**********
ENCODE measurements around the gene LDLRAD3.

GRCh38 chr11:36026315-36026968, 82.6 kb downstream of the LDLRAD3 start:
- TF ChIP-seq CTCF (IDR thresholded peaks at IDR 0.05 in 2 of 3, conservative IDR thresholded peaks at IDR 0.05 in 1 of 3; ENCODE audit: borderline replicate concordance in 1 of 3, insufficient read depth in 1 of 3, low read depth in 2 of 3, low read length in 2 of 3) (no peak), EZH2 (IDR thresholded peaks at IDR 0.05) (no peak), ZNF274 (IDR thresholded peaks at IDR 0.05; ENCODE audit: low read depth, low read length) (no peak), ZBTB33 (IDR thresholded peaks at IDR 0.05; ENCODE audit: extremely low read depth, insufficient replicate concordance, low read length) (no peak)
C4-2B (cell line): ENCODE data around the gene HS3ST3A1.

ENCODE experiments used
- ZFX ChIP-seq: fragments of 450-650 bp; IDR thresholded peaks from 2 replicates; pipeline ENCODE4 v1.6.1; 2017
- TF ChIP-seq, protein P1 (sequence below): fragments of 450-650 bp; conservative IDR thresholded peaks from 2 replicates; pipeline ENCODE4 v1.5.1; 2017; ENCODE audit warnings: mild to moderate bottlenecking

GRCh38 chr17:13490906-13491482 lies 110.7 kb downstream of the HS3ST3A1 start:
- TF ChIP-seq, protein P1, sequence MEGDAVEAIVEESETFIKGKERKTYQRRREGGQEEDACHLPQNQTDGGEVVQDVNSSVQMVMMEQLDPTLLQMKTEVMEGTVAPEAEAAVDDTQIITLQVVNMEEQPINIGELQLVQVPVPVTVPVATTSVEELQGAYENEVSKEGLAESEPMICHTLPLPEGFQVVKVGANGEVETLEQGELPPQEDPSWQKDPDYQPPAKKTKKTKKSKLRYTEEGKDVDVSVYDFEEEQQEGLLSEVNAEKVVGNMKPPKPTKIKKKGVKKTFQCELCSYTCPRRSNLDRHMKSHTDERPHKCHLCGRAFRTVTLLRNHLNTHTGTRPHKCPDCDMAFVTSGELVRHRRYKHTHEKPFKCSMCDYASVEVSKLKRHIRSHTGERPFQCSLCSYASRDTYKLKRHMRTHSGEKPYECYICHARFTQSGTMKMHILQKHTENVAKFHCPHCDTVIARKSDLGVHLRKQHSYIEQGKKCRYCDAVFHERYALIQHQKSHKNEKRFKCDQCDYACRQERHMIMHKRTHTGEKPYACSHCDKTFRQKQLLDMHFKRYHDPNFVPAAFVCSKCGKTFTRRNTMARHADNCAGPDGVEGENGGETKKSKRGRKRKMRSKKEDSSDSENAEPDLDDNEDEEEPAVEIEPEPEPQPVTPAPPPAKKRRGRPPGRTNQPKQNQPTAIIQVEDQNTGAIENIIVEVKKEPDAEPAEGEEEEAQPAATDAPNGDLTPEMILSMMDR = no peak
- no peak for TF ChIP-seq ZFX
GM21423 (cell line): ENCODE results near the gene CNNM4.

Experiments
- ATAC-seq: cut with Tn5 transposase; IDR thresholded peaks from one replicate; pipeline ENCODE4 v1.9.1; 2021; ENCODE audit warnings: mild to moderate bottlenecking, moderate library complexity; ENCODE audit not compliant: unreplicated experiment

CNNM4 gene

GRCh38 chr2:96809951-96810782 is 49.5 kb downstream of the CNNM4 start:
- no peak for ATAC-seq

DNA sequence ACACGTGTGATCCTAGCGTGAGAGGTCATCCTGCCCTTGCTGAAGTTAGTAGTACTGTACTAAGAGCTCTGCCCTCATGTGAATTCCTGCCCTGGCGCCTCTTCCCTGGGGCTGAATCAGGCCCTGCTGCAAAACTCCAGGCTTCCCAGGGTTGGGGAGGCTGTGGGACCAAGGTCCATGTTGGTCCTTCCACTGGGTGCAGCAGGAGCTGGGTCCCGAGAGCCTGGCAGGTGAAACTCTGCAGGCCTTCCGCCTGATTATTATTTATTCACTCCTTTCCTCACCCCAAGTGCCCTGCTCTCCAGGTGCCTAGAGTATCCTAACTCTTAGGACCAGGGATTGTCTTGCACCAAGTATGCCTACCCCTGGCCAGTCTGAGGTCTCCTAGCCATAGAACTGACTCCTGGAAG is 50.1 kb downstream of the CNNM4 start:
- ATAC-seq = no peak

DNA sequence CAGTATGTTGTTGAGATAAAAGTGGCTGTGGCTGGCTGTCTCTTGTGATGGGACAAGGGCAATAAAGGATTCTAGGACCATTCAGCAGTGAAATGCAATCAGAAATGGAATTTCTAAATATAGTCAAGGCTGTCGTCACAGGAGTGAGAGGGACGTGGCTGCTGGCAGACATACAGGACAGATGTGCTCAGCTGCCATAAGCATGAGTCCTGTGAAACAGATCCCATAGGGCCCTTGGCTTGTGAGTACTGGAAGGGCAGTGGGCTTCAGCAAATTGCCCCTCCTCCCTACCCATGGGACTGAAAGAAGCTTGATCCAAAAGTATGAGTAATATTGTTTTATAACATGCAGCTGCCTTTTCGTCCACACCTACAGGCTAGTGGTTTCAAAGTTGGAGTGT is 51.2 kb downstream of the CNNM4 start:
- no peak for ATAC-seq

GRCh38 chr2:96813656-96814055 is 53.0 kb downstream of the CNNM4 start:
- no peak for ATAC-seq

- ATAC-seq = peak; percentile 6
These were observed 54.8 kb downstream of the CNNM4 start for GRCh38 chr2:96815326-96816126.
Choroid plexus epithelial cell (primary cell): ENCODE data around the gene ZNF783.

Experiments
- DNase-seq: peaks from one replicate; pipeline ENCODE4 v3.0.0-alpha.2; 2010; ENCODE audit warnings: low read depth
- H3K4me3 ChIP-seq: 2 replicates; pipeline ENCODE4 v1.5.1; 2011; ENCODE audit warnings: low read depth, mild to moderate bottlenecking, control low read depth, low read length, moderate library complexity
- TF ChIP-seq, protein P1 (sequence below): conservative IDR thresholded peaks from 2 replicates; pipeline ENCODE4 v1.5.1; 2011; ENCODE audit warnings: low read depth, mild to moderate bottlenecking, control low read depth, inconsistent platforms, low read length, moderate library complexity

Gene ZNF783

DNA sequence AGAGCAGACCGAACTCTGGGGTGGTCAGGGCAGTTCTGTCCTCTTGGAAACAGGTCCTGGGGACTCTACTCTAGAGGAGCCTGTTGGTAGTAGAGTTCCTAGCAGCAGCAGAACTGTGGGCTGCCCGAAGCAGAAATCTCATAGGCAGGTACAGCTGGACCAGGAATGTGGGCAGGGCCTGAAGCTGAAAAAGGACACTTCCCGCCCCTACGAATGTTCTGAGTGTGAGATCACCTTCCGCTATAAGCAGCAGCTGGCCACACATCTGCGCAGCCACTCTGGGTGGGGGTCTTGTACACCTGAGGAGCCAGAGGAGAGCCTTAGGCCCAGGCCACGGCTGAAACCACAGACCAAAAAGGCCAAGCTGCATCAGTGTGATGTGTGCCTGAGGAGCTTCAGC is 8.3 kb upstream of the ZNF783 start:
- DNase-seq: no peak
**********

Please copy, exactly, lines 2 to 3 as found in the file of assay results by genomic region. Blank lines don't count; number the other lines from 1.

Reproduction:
GRCh38 chr11:36026315-36026968, 82.6 kb downstream of the LDLRAD3 start:
- TF ChIP-seq CTCF (IDR thresholded peaks at IDR 0.05 in 2 of 3, conservative IDR thresholded peaks at IDR 0.05 in 1 of 3; ENCODE audit: borderline replicate concordance in 1 of 3, insufficient read depth in 1 of 3, low read depth in 2 of 3, low read length in 2 of 3) (no peak), EZH2 (IDR thresholded peaks at IDR 0.05) (no peak), ZNF274 (IDR thresholded peaks at IDR 0.05; ENCODE audit: low read depth, low read length) (no peak), ZBTB33 (IDR thresholded peaks at IDR 0.05; ENCODE audit: extremely low read depth, insufficient replicate concordance, low read length) (no peak)